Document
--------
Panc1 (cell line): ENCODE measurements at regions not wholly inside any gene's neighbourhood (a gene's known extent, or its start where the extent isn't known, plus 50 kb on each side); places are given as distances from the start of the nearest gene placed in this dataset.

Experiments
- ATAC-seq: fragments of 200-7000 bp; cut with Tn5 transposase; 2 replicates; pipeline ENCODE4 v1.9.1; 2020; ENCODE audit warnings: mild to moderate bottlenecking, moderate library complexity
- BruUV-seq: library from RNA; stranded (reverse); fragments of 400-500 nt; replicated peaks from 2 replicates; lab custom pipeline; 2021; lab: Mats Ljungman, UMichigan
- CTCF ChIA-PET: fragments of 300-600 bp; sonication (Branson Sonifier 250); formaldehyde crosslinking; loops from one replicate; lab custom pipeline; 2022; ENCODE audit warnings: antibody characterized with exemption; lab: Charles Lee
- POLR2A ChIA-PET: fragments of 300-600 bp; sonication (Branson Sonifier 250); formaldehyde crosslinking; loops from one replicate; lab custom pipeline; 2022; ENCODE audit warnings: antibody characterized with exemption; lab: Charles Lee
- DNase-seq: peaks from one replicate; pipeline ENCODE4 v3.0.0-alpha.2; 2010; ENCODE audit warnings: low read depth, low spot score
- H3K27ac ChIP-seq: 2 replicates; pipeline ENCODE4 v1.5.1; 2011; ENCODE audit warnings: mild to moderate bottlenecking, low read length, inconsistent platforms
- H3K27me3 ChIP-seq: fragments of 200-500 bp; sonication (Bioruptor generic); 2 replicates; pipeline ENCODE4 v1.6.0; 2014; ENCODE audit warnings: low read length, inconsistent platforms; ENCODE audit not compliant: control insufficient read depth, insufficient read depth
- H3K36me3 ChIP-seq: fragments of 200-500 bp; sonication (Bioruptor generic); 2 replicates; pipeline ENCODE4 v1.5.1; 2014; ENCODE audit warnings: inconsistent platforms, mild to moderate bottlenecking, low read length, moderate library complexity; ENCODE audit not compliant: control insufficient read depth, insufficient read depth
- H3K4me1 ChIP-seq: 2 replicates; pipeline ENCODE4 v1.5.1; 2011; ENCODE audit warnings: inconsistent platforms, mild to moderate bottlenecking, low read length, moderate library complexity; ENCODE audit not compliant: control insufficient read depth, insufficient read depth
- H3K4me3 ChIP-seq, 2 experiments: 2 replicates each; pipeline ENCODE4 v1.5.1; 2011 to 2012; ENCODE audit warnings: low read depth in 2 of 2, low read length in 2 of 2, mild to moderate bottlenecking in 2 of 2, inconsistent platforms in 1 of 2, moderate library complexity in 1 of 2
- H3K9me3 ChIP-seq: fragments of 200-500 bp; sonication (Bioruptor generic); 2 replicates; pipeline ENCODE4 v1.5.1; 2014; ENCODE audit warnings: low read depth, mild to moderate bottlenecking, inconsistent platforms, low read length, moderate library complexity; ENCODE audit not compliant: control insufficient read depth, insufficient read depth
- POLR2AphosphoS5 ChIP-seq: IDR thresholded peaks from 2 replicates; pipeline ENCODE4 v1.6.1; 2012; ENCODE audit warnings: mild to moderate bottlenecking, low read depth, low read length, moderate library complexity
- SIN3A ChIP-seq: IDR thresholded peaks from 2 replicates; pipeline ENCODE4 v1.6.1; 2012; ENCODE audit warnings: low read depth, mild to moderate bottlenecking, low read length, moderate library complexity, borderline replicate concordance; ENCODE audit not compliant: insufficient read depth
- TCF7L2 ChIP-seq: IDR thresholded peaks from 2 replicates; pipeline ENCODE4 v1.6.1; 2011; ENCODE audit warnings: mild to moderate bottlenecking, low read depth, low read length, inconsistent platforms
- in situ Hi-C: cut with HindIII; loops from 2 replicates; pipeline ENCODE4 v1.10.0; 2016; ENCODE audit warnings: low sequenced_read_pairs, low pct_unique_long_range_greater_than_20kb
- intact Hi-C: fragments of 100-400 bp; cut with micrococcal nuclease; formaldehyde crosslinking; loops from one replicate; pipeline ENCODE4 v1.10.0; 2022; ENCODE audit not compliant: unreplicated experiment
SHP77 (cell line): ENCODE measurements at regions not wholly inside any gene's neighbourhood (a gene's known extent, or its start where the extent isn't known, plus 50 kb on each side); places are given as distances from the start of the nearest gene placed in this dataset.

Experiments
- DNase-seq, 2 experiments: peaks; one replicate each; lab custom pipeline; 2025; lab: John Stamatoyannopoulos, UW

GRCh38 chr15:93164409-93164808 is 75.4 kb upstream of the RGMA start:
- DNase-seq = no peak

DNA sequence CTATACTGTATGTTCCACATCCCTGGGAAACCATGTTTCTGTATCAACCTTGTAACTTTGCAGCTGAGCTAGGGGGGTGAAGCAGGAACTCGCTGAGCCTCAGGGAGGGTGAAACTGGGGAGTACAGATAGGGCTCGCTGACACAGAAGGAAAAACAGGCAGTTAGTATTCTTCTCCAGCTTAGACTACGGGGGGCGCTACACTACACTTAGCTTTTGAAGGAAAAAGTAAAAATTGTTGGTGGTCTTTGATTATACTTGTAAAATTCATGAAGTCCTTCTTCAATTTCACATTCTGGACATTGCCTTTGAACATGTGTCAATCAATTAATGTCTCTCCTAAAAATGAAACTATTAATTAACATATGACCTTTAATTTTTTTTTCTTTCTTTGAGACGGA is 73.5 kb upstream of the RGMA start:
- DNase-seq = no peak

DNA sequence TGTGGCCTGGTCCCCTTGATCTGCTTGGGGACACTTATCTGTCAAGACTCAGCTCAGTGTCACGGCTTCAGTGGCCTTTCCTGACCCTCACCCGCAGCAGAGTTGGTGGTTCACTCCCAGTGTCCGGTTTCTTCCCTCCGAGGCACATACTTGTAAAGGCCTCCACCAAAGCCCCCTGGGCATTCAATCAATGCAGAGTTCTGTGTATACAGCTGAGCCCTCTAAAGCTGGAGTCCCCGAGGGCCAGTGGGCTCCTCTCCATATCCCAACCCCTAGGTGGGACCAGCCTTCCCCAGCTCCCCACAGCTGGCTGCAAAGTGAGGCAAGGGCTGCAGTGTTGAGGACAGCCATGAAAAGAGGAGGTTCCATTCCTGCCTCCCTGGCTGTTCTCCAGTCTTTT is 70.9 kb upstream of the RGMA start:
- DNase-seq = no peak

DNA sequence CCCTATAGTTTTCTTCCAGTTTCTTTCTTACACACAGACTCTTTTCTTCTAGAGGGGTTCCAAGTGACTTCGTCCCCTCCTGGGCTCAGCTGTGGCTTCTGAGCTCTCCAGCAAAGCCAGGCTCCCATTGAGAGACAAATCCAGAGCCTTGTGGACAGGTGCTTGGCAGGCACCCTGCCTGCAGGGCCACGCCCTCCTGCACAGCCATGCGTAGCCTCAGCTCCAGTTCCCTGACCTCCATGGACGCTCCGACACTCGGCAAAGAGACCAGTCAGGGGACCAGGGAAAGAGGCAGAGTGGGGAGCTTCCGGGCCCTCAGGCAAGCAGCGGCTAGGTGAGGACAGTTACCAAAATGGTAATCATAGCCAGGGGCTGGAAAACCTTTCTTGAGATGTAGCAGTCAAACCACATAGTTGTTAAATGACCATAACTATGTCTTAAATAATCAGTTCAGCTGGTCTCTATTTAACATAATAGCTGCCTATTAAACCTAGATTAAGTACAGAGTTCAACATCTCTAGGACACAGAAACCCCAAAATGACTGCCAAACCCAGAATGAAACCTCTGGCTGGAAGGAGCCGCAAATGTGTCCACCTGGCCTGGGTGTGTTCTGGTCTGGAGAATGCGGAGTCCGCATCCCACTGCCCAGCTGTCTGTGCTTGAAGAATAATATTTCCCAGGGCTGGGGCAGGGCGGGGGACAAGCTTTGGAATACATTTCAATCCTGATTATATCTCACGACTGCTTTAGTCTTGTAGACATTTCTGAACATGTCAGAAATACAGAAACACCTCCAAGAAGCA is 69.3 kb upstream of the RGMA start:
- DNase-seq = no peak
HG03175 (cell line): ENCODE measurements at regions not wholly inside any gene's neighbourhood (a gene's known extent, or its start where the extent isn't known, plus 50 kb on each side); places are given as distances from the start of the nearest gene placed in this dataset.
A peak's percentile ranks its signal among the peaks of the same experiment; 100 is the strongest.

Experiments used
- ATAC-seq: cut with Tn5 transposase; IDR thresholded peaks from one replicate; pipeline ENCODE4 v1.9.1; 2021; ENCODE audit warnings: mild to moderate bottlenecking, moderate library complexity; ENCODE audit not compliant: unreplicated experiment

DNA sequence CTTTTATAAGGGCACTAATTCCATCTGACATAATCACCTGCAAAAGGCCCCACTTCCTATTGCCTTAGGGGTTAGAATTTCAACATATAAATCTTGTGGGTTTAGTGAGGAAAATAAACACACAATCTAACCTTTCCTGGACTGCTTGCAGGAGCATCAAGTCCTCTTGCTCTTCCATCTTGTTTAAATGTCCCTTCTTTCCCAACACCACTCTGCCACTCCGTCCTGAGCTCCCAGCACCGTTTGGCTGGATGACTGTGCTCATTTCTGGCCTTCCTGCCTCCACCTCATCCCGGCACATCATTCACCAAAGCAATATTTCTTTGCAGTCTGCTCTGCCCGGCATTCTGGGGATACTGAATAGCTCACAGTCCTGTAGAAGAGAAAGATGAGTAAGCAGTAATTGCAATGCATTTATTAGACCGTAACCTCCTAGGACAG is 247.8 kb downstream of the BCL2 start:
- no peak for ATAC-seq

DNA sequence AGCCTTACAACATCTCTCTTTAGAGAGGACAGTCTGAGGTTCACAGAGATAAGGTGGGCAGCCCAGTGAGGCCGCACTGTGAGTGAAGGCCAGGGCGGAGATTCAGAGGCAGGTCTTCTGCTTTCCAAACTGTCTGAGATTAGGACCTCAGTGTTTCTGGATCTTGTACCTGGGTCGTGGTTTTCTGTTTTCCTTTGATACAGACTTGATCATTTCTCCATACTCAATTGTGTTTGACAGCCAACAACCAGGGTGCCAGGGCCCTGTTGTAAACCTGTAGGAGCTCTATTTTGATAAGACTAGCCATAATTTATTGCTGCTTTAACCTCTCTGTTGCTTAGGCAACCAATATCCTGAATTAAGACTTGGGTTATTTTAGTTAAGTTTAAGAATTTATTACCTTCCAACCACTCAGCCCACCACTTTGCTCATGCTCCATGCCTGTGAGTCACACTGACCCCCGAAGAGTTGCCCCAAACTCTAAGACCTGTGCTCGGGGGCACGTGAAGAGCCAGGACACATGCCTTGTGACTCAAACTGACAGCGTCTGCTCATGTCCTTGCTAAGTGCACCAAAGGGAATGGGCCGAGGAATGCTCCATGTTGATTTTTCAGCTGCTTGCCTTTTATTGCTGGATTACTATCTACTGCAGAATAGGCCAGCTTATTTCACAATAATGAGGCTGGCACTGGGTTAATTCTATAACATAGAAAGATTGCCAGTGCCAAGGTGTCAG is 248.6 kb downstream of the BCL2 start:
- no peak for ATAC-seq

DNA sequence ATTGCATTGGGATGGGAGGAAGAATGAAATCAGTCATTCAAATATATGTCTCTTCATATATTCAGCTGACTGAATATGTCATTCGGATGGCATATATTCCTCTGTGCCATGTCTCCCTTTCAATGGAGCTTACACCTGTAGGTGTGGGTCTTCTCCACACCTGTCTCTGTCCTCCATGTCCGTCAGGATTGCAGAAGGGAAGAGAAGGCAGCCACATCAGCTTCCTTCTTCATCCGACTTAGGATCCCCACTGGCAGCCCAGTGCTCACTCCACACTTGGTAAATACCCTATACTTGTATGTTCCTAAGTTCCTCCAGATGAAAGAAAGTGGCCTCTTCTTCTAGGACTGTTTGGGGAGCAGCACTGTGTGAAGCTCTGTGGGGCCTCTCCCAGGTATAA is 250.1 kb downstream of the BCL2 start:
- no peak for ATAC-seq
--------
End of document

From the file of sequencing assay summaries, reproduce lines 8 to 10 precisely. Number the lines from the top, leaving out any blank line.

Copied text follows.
- H3K27ac ChIP-seq: 2 replicates; pipeline ENCODE4 v1.5.1; 2011; ENCODE audit warnings: mild to moderate bottlenecking, low read length, inconsistent platforms
- H3K27me3 ChIP-seq: fragments of 200-500 bp; sonication (Bioruptor generic); 2 replicates; pipeline ENCODE4 v1.6.0; 2014; ENCODE audit warnings: low read length, inconsistent platforms; ENCODE audit not compliant: control insufficient read depth, insufficient read depth
- H3K36me3 ChIP-seq: fragments of 200-500 bp; sonication (Bioruptor generic); 2 replicates; pipeline ENCODE4 v1.5.1; 2014; ENCODE audit warnings: inconsistent platforms, mild to moderate bottlenecking, low read length, moderate library complexity; ENCODE audit not compliant: control insufficient read depth, insufficient read depth